Last Visited: July, 2002
The Burnt Island Lighthouse is a thirty-foot-high, white, conical tower made of brick and
covered by rubblestone. Its foundation is secured to the natural rock of the Island's southern shore. The base of the tower is fifteen feet in diameter with walls that are four feet thick. The top of the tower measures nine feet, nine inches in diameter with walls that are eighteen inches thick. It is believed that the lantern house was replaced in 1857 with the current 10-sided structure. The 10-foot by 10-foot brick workroom was added to the west side of the tower in 1859.
The Lewis Patent Reflector, a parabolic device, was the original optic that reflected light form the Burnt Island Lighthouse. A lamp, fueled by whale oil, produced the light that reflected out of the lantern room at a focal plane of sixty-one feet above sea level. In 1856, the lighthouse was refitted with a new and improved reflecting apparatus until a suitable Fresnel lens was procured in 1858. The new 4th order glass lens produced a fixed white light. In 1878, the Burnt Island Lighthouse was fitted with new lamps designed to burn kerosene.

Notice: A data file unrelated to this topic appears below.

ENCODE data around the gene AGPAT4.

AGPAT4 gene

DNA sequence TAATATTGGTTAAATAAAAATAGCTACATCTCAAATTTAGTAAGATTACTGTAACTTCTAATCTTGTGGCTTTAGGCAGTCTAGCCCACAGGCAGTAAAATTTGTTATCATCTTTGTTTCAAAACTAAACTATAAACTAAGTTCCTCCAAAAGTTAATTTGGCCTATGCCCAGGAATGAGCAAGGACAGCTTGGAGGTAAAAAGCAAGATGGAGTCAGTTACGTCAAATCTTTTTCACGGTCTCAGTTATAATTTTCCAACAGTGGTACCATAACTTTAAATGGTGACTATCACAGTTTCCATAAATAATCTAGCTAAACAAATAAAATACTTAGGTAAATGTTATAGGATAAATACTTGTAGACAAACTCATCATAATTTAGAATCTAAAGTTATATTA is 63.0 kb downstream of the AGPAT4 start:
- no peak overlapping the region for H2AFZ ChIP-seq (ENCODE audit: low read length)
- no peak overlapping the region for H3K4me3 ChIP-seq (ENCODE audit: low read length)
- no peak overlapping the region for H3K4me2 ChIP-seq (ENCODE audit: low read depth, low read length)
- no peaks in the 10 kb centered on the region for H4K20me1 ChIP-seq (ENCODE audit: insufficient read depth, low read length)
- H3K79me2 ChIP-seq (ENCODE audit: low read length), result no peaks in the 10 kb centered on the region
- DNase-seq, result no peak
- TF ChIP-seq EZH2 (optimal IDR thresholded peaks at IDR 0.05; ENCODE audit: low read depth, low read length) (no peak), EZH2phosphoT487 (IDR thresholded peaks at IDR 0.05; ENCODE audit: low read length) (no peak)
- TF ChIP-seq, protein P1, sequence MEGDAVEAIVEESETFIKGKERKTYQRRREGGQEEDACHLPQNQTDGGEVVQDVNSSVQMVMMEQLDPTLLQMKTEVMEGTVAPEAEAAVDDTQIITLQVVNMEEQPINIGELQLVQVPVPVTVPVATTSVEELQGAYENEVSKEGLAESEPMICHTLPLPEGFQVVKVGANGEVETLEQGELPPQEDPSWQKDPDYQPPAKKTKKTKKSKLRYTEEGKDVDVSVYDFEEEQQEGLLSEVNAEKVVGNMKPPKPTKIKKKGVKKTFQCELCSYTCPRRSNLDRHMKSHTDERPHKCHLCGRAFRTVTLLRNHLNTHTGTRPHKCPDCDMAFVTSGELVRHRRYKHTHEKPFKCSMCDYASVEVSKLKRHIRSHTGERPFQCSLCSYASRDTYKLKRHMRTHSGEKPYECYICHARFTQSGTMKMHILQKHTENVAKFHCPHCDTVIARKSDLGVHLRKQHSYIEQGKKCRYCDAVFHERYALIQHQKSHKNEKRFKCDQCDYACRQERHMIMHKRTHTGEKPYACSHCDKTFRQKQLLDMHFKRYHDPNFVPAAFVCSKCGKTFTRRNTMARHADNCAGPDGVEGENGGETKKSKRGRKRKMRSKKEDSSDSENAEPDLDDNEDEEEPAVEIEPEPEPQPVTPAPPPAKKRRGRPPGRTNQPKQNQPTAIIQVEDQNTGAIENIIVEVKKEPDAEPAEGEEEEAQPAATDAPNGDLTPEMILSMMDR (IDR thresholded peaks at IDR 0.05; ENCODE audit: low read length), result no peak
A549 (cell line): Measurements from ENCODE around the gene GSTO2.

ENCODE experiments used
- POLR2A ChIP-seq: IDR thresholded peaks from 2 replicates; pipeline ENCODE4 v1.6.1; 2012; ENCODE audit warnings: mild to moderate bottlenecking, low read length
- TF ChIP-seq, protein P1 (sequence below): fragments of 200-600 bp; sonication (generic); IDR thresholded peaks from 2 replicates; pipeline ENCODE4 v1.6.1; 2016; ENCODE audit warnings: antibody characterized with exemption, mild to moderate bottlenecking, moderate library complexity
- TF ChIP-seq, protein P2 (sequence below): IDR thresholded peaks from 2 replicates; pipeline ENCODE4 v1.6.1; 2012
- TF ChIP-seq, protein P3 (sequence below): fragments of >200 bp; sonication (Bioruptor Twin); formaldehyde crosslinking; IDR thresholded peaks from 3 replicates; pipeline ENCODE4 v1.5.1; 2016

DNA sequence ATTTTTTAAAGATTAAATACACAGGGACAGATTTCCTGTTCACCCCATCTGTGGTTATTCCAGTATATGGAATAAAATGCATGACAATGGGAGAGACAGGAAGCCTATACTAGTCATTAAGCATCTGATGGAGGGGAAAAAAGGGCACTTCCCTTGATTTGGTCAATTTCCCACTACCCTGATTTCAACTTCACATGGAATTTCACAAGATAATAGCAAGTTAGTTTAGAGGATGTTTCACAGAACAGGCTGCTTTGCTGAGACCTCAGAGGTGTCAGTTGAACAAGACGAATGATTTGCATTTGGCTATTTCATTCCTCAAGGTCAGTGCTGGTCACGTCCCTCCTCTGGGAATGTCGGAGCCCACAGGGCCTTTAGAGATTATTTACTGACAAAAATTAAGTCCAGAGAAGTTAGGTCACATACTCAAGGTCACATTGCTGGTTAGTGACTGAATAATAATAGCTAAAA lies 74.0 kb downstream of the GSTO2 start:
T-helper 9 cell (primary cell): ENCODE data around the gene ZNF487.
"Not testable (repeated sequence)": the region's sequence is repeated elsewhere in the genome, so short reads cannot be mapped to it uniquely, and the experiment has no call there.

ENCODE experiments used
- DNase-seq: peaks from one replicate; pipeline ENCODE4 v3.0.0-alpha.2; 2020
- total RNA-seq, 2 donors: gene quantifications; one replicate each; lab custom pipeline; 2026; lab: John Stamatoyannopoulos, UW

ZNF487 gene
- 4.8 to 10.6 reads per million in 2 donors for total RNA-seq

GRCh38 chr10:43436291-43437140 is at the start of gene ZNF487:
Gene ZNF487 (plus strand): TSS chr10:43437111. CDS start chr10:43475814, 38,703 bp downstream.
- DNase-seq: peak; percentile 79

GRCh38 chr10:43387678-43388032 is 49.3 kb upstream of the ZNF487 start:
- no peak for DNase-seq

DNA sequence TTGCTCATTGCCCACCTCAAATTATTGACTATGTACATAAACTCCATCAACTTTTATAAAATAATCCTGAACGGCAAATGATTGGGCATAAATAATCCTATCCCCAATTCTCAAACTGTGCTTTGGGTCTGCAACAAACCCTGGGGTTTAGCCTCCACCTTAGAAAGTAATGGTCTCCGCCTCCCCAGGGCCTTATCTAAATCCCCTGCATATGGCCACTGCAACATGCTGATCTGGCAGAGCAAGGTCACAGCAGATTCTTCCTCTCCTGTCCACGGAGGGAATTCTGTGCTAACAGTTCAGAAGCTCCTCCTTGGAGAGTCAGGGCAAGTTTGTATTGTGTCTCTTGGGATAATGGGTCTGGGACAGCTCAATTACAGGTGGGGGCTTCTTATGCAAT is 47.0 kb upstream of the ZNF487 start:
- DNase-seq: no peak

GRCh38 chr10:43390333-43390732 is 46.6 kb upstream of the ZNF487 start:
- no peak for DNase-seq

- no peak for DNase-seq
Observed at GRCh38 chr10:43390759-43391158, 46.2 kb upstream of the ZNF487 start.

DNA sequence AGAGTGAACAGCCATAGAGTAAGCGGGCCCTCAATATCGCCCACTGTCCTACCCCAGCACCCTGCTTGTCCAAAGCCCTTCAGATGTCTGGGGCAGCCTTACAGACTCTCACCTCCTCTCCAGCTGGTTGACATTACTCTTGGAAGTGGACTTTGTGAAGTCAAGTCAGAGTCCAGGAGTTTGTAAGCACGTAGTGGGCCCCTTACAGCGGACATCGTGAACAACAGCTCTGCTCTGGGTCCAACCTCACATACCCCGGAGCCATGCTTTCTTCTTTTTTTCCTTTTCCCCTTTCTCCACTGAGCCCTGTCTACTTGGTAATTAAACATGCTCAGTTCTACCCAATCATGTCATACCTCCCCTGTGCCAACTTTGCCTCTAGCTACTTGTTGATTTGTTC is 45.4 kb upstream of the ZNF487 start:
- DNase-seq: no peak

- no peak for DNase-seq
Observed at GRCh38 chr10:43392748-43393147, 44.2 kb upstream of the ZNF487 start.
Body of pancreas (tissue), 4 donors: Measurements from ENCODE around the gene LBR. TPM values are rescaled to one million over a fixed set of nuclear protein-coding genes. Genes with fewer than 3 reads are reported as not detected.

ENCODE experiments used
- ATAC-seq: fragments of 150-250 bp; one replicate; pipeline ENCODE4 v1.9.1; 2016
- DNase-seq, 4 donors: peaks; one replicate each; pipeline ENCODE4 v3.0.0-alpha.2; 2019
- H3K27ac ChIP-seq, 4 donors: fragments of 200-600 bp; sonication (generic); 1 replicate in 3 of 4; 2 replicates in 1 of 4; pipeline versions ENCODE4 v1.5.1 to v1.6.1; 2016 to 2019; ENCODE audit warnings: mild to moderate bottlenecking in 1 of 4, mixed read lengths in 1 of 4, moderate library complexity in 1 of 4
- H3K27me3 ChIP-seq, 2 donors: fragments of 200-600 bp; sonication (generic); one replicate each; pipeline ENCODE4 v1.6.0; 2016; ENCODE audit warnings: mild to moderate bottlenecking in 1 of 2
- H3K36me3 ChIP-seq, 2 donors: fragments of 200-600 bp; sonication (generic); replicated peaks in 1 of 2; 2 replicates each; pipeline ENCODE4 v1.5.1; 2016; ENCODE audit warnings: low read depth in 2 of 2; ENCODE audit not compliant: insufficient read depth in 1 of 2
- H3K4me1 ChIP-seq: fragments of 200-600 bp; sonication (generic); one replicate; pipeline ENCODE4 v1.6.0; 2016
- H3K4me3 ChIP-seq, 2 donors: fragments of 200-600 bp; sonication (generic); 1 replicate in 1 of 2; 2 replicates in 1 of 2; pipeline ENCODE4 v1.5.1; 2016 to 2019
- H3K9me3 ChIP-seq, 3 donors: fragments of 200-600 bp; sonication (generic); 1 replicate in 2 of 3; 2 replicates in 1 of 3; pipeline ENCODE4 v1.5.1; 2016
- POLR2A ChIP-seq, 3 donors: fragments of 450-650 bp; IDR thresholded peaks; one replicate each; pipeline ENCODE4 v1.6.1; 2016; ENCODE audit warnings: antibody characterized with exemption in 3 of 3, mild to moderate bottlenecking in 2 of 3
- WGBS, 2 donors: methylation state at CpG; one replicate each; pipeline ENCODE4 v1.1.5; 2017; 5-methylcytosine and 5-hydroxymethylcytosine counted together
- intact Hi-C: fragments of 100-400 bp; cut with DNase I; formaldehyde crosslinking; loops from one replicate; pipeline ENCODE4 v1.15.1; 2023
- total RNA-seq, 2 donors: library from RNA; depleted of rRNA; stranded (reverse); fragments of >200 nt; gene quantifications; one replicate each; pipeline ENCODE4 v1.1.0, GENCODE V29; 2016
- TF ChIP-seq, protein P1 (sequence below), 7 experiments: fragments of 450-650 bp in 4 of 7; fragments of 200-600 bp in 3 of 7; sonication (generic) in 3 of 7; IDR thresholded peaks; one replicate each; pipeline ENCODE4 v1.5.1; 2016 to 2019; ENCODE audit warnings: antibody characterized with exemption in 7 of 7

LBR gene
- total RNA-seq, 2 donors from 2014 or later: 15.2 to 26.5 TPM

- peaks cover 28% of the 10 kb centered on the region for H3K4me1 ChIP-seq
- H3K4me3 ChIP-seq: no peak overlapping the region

In 1888, a dead angle was placed in the lantern room so that light would not be shown to the west-ward of the rocks called the Cuckolds. It appeared that vessels frequently hauled into the harbor as soon as they saw the light, thus striking these rocks, and then moving inexorably closer to the rocky shore. On October 4,1889, the characteristic of the light was changed from fixed white to fixed red, with two white sectors covering the fair-ways or entrances to Boothbay Harbor. The change of color was accomplished by placing ruby red panes of glass in the Lantern room windows. On November 28, 1891 at 4:00 P.M., the characteristic of Burnt Island changed from fixed red, with two white sectors; to flashing red, with two white sectors, every five seconds with a one second flash. It is believed that at this time a new 4th order, 24'' square, bullseye, Fresnel lens was placed in the lantern room. In order to produce this flash, the lens was set on a revolving apparatus that consisted of twenty-one ball bearings and a clock-work mechanism that needed winding every six hours.
When the Burnt Island Lighthouse was electrified in 1961, the square, bullseye lens was replaced with a 375mm glass Fresnel lens that was typically used in lantern buoys. This lens was replaced by the current 300mm plastic Fresnel lens in 1988 when the lighthouse became fully automated.
History of Burnt Island Light Station, by Waterville Jr. High School
- This lighthouse can only be seen by boat or air. See the Lighthouse Tours page at Cyberlights to find a tour that will take you around Boothbay Harbor.